Rabbi Zamir Cohen, founder of the Hidabroot Organization, is probably the most popular media rabbi in Israel today. The Hidabroot Torah website – in Hebrew and English – receives some three million hits per month, and Hidabroot TV can be found in every home with cable television.
His coffee-table-size books are bestsellers in secular and religious bookstores alike. A project is underway to translate 20 of Rabbi Cohen’s books into English, and two are already available on Amazon, The Coming Revolution (about Torah and science) and Hidden Treasures (about Torah and archaeology).
The Jewish Press: Why did you decide to focus on kiruv of the masses, via seminars, books, the Hidabroot website and TV, rather than become a Rosh Yeshiva?
Rabbi Cohen: I grew up in a charedi neighborhood near Mea Shaarim in Jerusalem and learned in Yeshivat Porat Yosef. All I knew was the world of Torah. Because my wife’s family lives not far from Tel Aviv, I became acquainted with the world at large, and I was amazed to discover how far people were from a life of Torah and Jewish tradition, and how painfully trapped they were in the pursuit of materialism and superficial pleasures.
Their concept of a religious Jew was someone who dressed in a primitive fashion and refused to serve in the army. The only knowledge they had about a life of emunah was the negative stories and scandals the media strived to publicize about religious Jews. I began to ponder what could be done to expose these people to the beauty of the Torah and the benefits of a life filled with Jewish tradition.
Although divorce and problems with children were rampant, they had no apparent reason to even begin to search for spiritual comfort, believing that the Torah could offer nothing to them. They knew nothing about the wonderful world of kindness and giving that exists in every religious community, nor about the vast sources of wisdom. They knew only about the bad.
My rosh yeshiva, Rav Shalom Cohen, taught us that even the most elegant palace has restrooms. If a person only visits the restrooms, he never discovers the treasures and beauty of the palace.
How did you get started?
I began to distribute illustrated pamphlets at bus and train stations about Torah and science.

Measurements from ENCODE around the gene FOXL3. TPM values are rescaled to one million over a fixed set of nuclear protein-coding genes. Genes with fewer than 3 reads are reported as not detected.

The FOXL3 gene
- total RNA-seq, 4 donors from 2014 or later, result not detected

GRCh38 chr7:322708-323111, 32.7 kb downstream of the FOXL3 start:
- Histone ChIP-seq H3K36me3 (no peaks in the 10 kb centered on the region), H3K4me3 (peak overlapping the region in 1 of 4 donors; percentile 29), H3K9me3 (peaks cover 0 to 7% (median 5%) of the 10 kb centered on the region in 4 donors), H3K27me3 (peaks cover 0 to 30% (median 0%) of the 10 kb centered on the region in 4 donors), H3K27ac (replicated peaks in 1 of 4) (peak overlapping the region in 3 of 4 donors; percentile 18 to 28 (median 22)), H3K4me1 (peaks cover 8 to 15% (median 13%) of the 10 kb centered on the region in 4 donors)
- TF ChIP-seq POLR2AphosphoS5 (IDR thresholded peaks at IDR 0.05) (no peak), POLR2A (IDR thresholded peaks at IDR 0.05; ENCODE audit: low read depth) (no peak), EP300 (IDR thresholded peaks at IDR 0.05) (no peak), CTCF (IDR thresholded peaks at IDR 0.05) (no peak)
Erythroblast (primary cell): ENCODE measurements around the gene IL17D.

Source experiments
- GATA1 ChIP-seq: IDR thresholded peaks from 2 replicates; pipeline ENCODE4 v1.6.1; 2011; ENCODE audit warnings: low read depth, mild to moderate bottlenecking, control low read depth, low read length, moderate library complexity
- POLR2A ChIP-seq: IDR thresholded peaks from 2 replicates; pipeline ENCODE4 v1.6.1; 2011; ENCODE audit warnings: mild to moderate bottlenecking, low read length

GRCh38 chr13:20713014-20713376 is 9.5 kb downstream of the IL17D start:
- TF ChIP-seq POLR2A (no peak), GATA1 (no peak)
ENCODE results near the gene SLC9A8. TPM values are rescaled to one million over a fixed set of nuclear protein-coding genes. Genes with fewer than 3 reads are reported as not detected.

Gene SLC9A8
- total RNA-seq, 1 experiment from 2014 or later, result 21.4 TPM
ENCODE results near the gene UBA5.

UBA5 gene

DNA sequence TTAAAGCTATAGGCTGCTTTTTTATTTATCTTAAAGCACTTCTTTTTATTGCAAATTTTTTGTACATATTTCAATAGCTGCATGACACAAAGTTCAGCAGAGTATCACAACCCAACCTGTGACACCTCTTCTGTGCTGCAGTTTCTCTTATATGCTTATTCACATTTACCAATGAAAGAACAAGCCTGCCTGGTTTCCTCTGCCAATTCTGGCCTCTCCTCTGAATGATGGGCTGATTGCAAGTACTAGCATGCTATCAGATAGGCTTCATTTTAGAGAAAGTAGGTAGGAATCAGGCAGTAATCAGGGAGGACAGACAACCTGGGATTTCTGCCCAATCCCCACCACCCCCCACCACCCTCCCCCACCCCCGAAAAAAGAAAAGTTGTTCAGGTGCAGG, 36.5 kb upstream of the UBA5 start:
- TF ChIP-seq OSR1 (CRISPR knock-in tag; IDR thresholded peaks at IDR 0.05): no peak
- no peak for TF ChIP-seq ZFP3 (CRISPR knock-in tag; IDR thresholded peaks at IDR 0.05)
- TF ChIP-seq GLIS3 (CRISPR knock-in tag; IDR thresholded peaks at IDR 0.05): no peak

The trick, I understood, was getting into the living rooms of these people, so that instead of watching the endless flow of superficiality on TV and the temptations of the Internet, they could experience something of true substance and value. In a culture of quickly-edited commercials, and 10-second messages, few people believed that people would be willing to sit for half an hour before a computer screen and watch a rabbi deliver a Torah lecture. What a pleasant surprise it was for all of us!
People are hungry for Torah. The Hidabroot website became a hit. We learned to accompany the lectures with skillful editing of our own, visualizing in exciting ways what the lecturer was speaking about. When discussing Torah and science, this technique is especially effective since there is so much eye-catching material available – clips of astronauts floating in outer space, exploding volcanoes, historical footage, etc.
When we heard that it was possible to receive a license from the Israel Communications Ministry to broadcast television programs about Judaism, we applied and received the go ahead. I sought the advice of my rosh yeshiva, Rabbi Shalom Cohen, and the counsel of Rabbi Ovadia Yosef and the Admor of Belz, and they all gave their consent and blessing.
It didn’t take long for all of the different Council of Torah Sages to sign a letter of support.
Today, Baruch Hashem, along with all of the regular TV news, sports, movies, children’s cartoons, and cooking channels, there is the Hidabroot Torah channel as well, available wherever there is a television – in hospitals, secular kibbutzim, and homes throughout Israel – and via smartphone applications.
Once, after I gave a lecture in Tiberias, a young man approached me and thanked me for having brought him to the world of Torah. Having grown up in a secular kibbutz, he had no connection with religious people. In the army, he kept away from them. But our Hidabroot broadcasts pierced through the invisible walls of the kibbutz, and the message and beauty of Torah found their way into his holy Jewish heart.